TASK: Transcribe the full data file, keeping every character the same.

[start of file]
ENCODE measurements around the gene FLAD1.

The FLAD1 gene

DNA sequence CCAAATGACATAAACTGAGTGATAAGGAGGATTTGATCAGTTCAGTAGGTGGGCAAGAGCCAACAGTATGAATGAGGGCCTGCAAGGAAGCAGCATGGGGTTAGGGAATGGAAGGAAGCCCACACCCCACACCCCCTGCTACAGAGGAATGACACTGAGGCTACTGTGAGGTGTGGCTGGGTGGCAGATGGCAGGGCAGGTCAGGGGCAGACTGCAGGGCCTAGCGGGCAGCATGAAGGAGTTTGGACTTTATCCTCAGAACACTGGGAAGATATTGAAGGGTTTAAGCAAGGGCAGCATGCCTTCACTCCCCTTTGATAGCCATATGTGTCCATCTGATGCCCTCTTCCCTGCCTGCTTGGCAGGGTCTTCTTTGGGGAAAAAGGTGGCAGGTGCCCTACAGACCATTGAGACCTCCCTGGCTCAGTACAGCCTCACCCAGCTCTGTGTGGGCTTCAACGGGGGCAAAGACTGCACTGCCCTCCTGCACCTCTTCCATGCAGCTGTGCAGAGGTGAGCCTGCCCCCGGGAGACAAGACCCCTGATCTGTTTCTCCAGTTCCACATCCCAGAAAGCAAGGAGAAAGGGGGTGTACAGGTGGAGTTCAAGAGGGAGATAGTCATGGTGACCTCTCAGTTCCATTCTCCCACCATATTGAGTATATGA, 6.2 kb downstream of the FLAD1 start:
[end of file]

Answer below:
ENCODE measurements around the gene FLAD1.

The FLAD1 gene

DNA sequence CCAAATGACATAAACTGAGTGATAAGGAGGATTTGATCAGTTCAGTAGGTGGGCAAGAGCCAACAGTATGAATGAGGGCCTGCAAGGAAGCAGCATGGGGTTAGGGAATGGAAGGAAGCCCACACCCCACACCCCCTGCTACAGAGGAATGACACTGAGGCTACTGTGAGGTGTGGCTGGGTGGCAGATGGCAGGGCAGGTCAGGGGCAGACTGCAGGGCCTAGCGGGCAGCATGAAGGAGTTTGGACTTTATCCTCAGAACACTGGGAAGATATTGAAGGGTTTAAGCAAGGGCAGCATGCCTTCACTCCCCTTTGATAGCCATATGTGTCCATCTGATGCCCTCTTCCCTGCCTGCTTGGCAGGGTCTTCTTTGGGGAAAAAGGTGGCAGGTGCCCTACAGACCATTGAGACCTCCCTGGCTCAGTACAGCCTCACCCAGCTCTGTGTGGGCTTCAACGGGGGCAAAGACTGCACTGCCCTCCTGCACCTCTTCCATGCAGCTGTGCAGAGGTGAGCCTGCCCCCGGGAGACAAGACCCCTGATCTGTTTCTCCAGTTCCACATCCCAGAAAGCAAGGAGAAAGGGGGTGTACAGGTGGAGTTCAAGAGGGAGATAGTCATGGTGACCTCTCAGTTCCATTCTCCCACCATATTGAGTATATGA, 6.2 kb downstream of the FLAD1 start: